But one thing is certain - it has fundamentally changed the landscape of criminal justice. No longer is our system one driven by case processing and dispositional outcomes; it now has a more pro-active, problem-solving orientation. And this is great news, because it means that we're finally focused on reducing crime, changing offender behavior, and getting results for the community, not just processing cases and punishing criminals.

       As many of you can attest, this change hasn't come easily. It's required changing culture in the system and a re-thinking of roles and of what our goals in the justice system should be. It's meant letting go of our own views of what we think should be a priority and accepting input from those who live with crime and disorder every day.

       Violent crimes may not always be the primary concerns of community residents. As you know, they may care more about lower-level quality of life issues like vandalism, disorderly conduct, and aggressive panhandling. Of course, as many of you can attest, serious violence often is the problem and needs aggressive attention.

       In communities where prosecutors like all of you have made connections with residents, people are feeling empowered. I think of Thomas Zugibe and the Comm Pross Unit in Rockland County, New York. He and his Senior Assistant D.A., Kristen Conklin, forged a partnership with police and citizens that resulted in the arrest of several suspects on welfare fraud and narcotics charges. This ultimately enabled them to take down a cocaine selling operation.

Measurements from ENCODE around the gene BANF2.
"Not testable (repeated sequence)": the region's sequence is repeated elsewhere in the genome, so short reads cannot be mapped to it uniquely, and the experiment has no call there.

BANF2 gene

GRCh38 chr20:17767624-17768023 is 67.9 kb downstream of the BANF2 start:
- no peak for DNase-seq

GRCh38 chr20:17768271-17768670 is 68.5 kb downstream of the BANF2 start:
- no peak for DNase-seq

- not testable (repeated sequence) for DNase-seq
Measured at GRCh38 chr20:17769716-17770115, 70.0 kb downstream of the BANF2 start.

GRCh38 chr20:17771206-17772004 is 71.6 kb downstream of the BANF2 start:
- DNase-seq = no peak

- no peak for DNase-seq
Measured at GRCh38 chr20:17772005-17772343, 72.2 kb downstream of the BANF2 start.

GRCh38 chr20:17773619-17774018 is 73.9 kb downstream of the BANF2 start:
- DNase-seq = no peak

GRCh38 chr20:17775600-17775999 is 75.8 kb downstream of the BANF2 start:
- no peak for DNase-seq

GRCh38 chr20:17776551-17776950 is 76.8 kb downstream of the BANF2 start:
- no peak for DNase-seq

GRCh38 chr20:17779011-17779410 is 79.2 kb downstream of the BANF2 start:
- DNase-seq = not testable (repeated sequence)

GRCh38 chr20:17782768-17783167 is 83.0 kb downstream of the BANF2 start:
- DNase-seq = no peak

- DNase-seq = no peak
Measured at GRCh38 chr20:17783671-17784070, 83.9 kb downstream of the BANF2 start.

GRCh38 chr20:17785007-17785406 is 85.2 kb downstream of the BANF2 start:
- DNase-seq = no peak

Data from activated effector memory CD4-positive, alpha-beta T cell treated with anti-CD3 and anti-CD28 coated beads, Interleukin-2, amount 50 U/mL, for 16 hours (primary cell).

I think of creative approaches like the one that Maureen Milligan has used in Dallas. An after-hours club there was the source of 25 percent of violent crime in police beat 115. Nearby business owners would complain about returning to their buildings on Monday mornings to find them pockmarked with AK-47 rounds. The D.A.'s office and the Police Department's Nuisance Abatement Unit used a combination of criminal and code violations to shut the club down.

       And there's the Wayne County Community Prosecution Unit in Detroit, where Steve [Jansen] worked. Assistant prosecuting attorneys there work with local and federal law enforcement to investigate serious, violent felonies that the communities have identified as persistent problems. Community prosecutors provide legal guidance to law enforcement, issue investigative subpoenas, and vertically prosecute what they call "special attention" cases.